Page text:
Wimbledon Effect

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The Wimbledon Effect is a chiefly British and Japanese analogy (which possibly originated in Japan, June 19, 2004, The GuardianAmory, Edward Heathcoat : , June 6, 1998, The Spectator) which compares the tennis fame of the Wimbledon Championships, held at the All England Lawn Tennis and Croquet Club in Wimbledon, London, with the economic success of the United Kingdom's financial services industries — especially those clustered in the City of London. The point of the analogy is that a national and international institution (the All England Club) can be highly successful despite the lack of strong native competition (in modern tennis Britain has produced very few Wimbledon champions).

London's financial industry has boomed since the deregulation of UK financial markets (the "Big Bang") in the 1980s under the Thatcher government — but has also become dominated by foreign companies, especially American investment banks, rather than British firms (a result opposite to the original intention of the reforms).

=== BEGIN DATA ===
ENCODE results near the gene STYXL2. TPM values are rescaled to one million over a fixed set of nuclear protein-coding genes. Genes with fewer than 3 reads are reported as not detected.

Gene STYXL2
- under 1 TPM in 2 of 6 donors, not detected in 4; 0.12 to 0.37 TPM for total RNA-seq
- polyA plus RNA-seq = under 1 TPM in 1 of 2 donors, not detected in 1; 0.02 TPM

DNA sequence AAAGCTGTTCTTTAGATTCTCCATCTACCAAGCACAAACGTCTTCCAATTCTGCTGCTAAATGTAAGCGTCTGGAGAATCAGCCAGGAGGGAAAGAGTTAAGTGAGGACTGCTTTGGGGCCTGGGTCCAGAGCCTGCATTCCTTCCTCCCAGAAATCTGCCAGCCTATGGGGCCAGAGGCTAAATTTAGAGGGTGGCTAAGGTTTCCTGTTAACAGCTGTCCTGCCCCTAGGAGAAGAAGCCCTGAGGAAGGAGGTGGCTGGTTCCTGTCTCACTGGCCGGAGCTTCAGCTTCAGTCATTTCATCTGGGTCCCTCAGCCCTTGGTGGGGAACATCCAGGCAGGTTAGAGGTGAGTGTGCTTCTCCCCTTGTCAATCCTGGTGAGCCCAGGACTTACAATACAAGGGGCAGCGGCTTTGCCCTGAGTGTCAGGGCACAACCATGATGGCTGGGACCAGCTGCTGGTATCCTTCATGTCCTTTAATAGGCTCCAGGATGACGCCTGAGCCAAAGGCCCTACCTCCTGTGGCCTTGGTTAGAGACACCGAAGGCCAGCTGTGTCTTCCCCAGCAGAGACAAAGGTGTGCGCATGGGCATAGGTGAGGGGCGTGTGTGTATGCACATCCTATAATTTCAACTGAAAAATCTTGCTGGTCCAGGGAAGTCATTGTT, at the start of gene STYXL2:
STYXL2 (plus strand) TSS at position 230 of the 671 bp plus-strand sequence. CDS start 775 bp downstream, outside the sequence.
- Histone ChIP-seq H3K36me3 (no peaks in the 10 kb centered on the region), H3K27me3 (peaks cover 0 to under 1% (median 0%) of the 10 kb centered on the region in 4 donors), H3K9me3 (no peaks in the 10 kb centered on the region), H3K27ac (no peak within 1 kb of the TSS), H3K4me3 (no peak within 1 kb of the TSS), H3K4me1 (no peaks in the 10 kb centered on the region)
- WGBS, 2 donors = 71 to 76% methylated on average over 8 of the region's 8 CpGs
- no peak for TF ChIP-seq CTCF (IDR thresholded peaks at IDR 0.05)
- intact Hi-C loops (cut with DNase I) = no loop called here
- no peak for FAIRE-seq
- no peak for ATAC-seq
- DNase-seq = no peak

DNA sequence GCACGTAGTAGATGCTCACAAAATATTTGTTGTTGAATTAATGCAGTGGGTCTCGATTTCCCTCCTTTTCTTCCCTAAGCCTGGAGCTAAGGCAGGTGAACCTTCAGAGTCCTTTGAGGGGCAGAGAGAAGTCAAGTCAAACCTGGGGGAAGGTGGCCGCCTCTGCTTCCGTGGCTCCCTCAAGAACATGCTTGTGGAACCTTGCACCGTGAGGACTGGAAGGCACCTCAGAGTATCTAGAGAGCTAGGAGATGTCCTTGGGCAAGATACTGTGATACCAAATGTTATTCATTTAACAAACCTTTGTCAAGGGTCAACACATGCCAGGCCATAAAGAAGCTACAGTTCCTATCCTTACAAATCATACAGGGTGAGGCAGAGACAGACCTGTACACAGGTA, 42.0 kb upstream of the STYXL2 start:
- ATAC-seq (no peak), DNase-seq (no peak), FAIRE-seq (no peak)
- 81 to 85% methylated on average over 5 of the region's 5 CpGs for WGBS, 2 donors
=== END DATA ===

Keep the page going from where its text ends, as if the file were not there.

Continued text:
The analogy is typically used to mark a debate over whether it matters if an industry is primarily domestically owned if easing of foreign ownership restrictions allows the economy to benefit from foreign investment and increased global competition. The phrase can be used positively to assert the economic success of liberal attitudes towards foreign ownership (and sometimes to emphasize that such attitudes promote a...
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